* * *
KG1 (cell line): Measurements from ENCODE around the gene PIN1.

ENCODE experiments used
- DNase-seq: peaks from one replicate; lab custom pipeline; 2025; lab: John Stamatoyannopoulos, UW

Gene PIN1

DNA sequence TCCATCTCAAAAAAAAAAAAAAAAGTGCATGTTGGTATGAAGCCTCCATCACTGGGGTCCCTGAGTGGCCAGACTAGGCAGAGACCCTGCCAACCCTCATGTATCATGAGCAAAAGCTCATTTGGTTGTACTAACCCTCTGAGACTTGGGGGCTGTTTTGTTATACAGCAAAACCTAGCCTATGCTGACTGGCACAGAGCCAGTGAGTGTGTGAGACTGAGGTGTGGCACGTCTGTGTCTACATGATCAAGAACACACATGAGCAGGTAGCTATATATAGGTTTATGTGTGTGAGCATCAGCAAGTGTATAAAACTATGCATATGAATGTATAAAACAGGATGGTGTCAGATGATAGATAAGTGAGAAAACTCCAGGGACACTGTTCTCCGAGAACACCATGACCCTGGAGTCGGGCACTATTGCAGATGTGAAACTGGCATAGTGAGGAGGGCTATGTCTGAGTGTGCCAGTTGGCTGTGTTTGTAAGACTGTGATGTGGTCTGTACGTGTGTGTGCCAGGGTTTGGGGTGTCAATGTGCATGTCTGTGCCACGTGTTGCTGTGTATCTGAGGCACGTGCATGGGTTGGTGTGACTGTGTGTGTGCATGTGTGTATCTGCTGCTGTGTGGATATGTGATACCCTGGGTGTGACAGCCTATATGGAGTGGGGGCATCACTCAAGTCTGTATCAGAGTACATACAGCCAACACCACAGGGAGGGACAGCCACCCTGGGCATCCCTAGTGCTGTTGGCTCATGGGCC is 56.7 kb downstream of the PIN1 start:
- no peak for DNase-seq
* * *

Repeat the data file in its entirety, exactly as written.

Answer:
KG1 (cell line): Measurements from ENCODE around the gene PIN1.

ENCODE experiments used
- DNase-seq: peaks from one replicate; lab custom pipeline; 2025; lab: John Stamatoyannopoulos, UW

Gene PIN1

DNA sequence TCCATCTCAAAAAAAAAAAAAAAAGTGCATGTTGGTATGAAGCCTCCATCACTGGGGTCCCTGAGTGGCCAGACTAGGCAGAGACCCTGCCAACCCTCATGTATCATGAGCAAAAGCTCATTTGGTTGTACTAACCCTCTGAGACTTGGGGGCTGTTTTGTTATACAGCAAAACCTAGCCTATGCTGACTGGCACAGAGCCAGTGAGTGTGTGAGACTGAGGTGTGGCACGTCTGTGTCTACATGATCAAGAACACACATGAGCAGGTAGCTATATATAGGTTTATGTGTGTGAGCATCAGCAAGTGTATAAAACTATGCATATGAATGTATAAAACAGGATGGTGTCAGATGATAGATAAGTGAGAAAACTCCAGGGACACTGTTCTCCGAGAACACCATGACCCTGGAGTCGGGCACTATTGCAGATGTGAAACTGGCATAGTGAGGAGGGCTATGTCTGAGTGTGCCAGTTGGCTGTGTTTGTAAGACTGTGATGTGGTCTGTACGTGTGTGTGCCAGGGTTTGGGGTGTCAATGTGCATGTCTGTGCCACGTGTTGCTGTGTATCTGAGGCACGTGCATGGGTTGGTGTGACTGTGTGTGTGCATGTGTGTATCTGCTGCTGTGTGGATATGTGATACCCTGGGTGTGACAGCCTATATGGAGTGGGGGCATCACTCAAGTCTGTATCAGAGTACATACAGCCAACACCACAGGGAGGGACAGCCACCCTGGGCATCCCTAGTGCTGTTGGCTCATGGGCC is 56.7 kb downstream of the PIN1 start:
- no peak for DNase-seq